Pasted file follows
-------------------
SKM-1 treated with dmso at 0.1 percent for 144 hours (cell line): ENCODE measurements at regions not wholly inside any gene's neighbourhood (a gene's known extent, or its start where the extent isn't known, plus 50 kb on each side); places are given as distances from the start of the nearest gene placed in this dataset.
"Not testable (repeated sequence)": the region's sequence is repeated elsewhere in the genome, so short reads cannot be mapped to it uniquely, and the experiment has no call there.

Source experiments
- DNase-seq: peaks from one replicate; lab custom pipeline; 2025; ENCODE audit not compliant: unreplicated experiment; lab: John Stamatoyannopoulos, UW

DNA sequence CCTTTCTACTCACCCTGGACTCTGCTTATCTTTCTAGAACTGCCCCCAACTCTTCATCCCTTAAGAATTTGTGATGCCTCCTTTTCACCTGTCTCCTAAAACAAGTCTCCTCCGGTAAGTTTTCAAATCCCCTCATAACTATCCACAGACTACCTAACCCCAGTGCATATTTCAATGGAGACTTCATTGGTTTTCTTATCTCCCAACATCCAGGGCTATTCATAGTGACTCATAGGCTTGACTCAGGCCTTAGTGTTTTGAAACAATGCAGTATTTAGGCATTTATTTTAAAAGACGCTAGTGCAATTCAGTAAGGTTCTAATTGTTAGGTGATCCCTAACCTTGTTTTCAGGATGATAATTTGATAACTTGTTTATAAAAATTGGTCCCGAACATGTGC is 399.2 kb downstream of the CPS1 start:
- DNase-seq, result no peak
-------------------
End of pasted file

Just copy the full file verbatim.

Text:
SKM-1 treated with dmso at 0.1 percent for 144 hours (cell line): ENCODE measurements at regions not wholly inside any gene's neighbourhood (a gene's known extent, or its start where the extent isn't known, plus 50 kb on each side); places are given as distances from the start of the nearest gene placed in this dataset.
"Not testable (repeated sequence)": the region's sequence is repeated elsewhere in the genome, so short reads cannot be mapped to it uniquely, and the experiment has no call there.

Source experiments
- DNase-seq: peaks from one replicate; lab custom pipeline; 2025; ENCODE audit not compliant: unreplicated experiment; lab: John Stamatoyannopoulos, UW

DNA sequence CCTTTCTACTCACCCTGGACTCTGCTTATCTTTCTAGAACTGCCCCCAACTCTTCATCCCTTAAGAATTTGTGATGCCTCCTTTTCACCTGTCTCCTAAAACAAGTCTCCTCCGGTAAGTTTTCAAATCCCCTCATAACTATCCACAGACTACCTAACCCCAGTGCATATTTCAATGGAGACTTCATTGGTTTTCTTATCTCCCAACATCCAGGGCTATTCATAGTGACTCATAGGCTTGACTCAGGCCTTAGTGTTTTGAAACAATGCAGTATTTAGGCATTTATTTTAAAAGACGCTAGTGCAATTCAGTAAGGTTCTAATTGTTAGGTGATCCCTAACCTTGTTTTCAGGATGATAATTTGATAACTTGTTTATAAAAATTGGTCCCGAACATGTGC is 399.2 kb downstream of the CPS1 start:
- DNase-seq, result no peak